Radiation therapy accounted for the largest share of 41% of the total ablation technologies market in 2011. The major driver of radiation therapy is the fact that it is applicable to any form of cancer ranging from soft tissue such as liver, lungs to bone metastases. Compared to most other techniques, radiation therapy is considered to be effective in all cancer scenarios, thus it is a single treatment for control of cancer used by most radiologists. It is expected that, radiation therapy devices will continue to enjoy the majority share in the ablation devices market for at least another decade owing to its broad scope of use, different methods of application, stable acceptance in population, and high level of awareness as compared to newly introduced ablation techniques such as hydrothermal, microwave and hydromechanical ablation.

Americas is the biggest market for ablation devices, followed by Europe. However, Asian countries represent the fastest growing markets and factors such as high patient pool, growing preferences to MIS, geographical expansion of market players, increased government investment in healthcare facilities especially in rural areas, westernization in life style and dietary habits, increasing healthcare expenditure & improving medical insurance plans are driving the ablation devices market.

Report includes company profiles of major players such as Accuray (U.S.), Alcon Laboratories Inc. (U.S.), AngioDynamics Inc. (U.S.), Arthrocare Corporation (U.S.), Atricure Inc. (U.S.), Biosense Webster (U.S.), Boston Scientific (U.S.), BSD Medical Corporation (U.S.), C.R. Bard Inc. (U.S.), ConMed Corporation (U.S.), Covidien (Ireland), Elekta AB ( Sweden),  Galil Medical Ltd. (Israel), Medtronic Inc. (U.S.), Misonix Inc. (U.S.), nContact Surgical Inc. (U.S.), Olympus Corporation (Japan), Smith & Nephew (U.K.), St. Jude Medical (U.S.), Urologix Inc. (U.S.) and Varian Medical Systems Inc. (U.S.).

Scope of the Report

This research report categorizes the market for ablation devices into the following segments:

Global ablation devices market, by technology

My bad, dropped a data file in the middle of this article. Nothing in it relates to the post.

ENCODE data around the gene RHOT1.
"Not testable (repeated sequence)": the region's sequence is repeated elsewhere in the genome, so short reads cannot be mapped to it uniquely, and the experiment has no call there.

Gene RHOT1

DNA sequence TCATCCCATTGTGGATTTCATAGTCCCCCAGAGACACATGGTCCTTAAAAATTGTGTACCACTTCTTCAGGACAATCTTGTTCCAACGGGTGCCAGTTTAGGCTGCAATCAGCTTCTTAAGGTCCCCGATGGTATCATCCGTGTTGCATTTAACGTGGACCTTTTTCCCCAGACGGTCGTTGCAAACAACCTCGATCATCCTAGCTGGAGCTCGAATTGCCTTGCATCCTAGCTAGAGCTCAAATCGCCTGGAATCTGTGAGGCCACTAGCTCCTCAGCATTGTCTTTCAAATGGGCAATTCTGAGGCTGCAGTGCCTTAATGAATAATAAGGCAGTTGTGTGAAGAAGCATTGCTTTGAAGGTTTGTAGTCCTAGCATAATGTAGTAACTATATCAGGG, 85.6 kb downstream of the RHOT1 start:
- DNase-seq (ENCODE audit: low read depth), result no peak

• Thermal
    • Electrical
    • Radiation
    • Light
    • Radiofrequency
    • Ultrasound
    • Microwave
    • Hydrothermal
  • Non-thermal
    • Cryoablation
    • Hydromechanical

Global ablation devices market, by products

  • Electrical – Electrical ablators and electronic brachytherapy
  • Radiation – Brachytherapy, Intensity modulated radiation therapy, Image guided radiotherapy, Stereotactic Radiotherapy (SRT), Stereotactic body radiation therapy, Nano-radiation therapy and Proton beam therapy
  • Light – Cold lasers, Excimer lasers and ultraviolet B lasers
  • Radiofrequency – Temperature controlled devices, fluid cooled device and robotic navigation–catheter manipulation systems
  • Ultrasound – High intensity focused ultrasound, Magnetic Resonance Imaging-Guided Focused Ultrasound (MRI-FUS), Ultrasound surgical systems and shock wave therapy
  • Microwave – Microwave thermotherapy
  • Hydrothermal – Endometrial hydrothermal balloon ablation devices
  • Cryoablation – Tissue contact probe, cryogen spray probe and epidermal and subcutaneous cryoablation devices

Global ablation devices market, by applications

    • Cancer
    • Cardiac
    • Ophthalmology
    • Gynecology
    • Urology
    • Orthopedics

TABLE OF CONTENTS      


1 INTRODUCTION
1.1 KEY TAKE AWAYS
1.2 REPORT DESCRIPTION
1.3 MARKETS COVERED
1.4 STAKEHOLDERS
1.5 RESEARCH METHODOLOGY
1.5.1 MARKET SIZE
1.5.2 MARKET SHARE
1.5.3 KEY DATA POINTS FROM SECONDARY SOURCES
1.5.4 KEY DATA POINTS FROM PRIMARY SOURCES
1.5.5 ASSUMPTIONS

2 EXECUTIVE SUMMARY

3 MARKET OVERVIEW
3.1 INTRODUCTION
3.2 ABLATION TECHNOLOGIES MARKET
3.3 ABLATION APPLICATION MARKET
3.4 MARKET DYNAMICS
3.4.1 DRIVERS
3.4.1.1 Technological advancements
3.4.1.2 Increasing procedures through minimal invasive surgery
3.4.1.3 Increasing aging population with higher risk of chronic diseases
3.4.2 RESTRAINTS
3.4.2.1 Pricing and reimbursement issues
3.4.2.2 Increasing regulatory agencies pressures
3.4.3 OPPORTUNITIES & CHALLENGES
3.4.3.1 Emerging markets
3.4.3.2 Technical and educational challenges
3.5 BURNING ISSUES
3.5.1 INCREASING RESEARCH IN CARDIAC ABLATION